We invite you to learn about us, our mission and our projects, and that you will be inspired to ask questions, make a commitment and join us in our work toward improving the Milwaukee community one block at a time.
Origins & History
RIC was founded in June of 2003 by several residents of the Riverwest Neighborhood with the hopes of creating an investment vehicle for neighborhood residents to participate in the development of our community. The first cooperative of its kind in the nation, RIC has successfully tackled projects and continues to survive through a tough local and national economy.
Riverwest & Harambee Neighborhoods
The Riverwest and Harambee neighborhoods were settled in the late 1800 by Polish and German immigrants, moving here to live near jobs available in the vibrant manufacturing and business development along the Milwaukee River and Humboldt Blvd. These immigrants worked together to create a foundation of close knit community, surrounded by their churches, stores, recreation and fraternal opportunities. Their community strengthened and grew strong roots.
The larger economy and trends have shifted the life of both neighborhoods significantly since then. In the 60’s, a diverse set of new neighbors began moving in. Riverwest became popular with Milwaukee’s counter-culture and artist communities. Puerto Rican and African American families nestled into homes along Holton.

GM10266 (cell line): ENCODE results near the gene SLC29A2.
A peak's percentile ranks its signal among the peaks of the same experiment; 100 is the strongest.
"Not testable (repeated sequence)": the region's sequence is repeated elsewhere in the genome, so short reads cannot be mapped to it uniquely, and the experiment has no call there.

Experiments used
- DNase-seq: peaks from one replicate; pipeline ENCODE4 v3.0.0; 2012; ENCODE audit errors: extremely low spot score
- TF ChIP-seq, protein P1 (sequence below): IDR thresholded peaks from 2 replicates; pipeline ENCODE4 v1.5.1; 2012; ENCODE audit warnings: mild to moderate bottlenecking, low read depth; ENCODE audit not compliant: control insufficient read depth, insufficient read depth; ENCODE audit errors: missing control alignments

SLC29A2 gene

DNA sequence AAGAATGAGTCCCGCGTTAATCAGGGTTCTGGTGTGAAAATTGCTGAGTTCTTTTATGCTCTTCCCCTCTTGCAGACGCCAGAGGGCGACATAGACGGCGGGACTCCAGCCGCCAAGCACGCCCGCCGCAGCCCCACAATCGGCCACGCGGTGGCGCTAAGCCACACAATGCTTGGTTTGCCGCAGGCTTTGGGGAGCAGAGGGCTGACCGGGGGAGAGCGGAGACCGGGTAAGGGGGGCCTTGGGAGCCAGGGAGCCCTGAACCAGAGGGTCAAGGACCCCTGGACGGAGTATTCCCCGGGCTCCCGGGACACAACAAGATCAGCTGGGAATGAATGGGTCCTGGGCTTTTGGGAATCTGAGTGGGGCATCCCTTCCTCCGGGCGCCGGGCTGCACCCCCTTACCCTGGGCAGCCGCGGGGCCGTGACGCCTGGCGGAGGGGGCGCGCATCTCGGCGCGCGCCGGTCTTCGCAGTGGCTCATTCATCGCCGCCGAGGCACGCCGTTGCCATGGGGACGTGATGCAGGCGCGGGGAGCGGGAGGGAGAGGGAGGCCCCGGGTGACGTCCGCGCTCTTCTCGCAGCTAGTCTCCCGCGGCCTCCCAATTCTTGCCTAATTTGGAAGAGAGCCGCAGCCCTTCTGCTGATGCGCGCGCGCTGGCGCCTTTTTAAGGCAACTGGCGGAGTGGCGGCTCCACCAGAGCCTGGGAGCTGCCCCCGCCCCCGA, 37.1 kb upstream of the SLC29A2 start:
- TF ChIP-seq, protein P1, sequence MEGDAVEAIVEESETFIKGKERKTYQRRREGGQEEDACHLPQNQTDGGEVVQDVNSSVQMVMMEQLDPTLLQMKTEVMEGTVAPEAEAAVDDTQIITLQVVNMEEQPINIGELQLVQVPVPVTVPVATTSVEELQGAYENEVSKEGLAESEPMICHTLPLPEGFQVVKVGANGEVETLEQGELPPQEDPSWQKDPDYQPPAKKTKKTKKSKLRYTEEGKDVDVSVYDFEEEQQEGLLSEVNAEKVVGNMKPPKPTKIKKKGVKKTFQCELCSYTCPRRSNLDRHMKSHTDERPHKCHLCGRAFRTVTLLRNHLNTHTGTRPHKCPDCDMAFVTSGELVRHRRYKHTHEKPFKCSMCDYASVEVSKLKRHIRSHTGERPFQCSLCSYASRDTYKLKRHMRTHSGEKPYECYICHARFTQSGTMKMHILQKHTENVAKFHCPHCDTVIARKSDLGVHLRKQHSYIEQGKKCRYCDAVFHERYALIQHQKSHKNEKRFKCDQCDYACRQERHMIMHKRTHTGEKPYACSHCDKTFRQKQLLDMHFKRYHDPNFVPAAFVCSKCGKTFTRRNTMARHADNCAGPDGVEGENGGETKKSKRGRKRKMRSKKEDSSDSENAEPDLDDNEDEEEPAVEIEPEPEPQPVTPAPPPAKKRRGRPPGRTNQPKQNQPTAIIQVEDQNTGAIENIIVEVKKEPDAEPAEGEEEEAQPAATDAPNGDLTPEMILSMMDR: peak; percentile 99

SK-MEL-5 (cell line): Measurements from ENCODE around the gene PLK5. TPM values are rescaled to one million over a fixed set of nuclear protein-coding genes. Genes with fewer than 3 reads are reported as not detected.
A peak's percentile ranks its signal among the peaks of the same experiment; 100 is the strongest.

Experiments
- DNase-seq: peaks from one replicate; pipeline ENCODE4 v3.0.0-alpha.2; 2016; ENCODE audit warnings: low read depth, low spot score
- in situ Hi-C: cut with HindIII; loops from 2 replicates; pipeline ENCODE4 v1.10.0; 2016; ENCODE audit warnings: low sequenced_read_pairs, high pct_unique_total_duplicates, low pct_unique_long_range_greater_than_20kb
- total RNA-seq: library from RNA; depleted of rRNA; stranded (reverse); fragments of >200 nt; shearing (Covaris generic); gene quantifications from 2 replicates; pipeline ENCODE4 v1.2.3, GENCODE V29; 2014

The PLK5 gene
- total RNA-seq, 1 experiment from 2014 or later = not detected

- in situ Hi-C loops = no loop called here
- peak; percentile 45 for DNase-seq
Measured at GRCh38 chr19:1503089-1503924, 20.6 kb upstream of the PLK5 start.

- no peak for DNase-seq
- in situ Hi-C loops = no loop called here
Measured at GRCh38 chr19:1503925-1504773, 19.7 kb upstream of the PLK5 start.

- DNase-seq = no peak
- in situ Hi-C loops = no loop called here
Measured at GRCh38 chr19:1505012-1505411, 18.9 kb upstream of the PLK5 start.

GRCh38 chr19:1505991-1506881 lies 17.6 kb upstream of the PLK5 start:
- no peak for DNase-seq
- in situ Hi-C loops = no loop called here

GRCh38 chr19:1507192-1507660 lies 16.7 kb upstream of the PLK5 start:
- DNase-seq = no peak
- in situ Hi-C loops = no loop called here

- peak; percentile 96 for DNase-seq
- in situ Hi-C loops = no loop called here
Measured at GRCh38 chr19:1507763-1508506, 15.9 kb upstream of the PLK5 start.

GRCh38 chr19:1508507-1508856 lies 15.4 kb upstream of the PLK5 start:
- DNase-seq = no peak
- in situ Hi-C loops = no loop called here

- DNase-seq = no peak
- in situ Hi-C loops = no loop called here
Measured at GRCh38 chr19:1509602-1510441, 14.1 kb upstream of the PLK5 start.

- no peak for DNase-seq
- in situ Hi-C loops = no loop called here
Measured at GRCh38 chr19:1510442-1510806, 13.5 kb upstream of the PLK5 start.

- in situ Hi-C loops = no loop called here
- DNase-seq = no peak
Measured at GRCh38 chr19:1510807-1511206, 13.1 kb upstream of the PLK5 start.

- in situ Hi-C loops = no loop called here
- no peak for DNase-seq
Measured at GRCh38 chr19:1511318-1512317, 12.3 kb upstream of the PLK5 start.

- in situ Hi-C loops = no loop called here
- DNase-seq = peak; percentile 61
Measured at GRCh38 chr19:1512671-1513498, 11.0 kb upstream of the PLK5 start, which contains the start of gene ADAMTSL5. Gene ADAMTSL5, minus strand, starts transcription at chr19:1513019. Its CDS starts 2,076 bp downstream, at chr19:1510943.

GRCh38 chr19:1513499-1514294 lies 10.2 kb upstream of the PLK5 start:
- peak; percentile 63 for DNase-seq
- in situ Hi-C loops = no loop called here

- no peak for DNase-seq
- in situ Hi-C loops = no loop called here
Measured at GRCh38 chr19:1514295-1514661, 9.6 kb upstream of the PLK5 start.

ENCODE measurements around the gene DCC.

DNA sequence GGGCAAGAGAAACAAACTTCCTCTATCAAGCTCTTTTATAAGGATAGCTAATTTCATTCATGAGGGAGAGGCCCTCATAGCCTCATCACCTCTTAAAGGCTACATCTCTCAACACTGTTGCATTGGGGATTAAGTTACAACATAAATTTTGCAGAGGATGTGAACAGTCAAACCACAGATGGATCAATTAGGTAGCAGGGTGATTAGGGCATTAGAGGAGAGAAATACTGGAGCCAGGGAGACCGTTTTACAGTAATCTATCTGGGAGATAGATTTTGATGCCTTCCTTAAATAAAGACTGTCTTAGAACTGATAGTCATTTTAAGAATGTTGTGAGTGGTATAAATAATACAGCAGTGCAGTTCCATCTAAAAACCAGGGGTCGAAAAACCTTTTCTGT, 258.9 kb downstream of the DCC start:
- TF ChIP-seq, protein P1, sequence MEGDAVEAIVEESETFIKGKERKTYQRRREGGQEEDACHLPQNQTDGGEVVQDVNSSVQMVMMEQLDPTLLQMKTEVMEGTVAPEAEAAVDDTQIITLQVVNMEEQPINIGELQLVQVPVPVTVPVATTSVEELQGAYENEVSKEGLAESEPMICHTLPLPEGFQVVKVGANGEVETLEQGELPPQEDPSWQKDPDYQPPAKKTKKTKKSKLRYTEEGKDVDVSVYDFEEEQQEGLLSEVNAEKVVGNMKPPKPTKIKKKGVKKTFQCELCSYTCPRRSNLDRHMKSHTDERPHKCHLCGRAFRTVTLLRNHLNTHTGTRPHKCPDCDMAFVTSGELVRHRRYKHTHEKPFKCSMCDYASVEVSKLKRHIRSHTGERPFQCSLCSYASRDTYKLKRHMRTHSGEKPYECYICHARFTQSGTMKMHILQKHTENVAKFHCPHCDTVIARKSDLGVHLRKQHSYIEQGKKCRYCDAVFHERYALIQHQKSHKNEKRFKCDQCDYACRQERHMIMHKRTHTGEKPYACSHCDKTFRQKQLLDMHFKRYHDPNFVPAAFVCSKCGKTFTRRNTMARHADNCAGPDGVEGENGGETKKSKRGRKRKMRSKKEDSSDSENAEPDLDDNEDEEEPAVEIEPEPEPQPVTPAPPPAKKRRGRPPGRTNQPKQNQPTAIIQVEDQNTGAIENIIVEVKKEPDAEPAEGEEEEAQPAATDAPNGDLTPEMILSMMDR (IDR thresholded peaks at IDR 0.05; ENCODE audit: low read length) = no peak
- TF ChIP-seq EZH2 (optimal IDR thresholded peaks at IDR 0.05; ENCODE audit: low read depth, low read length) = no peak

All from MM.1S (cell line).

By the mid-1970s, the once German neighborhood west of Holton had become primarily African-American. The residents named the neighborhood Harambee, which means “all pull together” in Swahili. The next two decades would see Harambee organizing active block clubs, protesting school and housing segregation, and developing social services for those in need, working to reduce crime and supporting the arts community.
Together, Riverwest and Harambee contain almost 24,000 residents. To the east, Riverwest is approximately 16% Black, and 67% white. To the west, Harambee 82% Black and 5%) white. Both neighborhoods are around 10% Hispanic, with much of MIlwaukee’s Puerto Rican population living along the Holton Street corridor. But Holton also represents a severe economic divide as well: in 2013, average income west of Holton was $24,975; east, $36,520.
The challenge our community faces today is to build a bridge between these communities and close the disparities. Just as our predecessors bound together to direct the development and redevelopment of our community, RIC seeks to catalyze projects that will help MIlwaukee’s 53212 flourish in the decades to come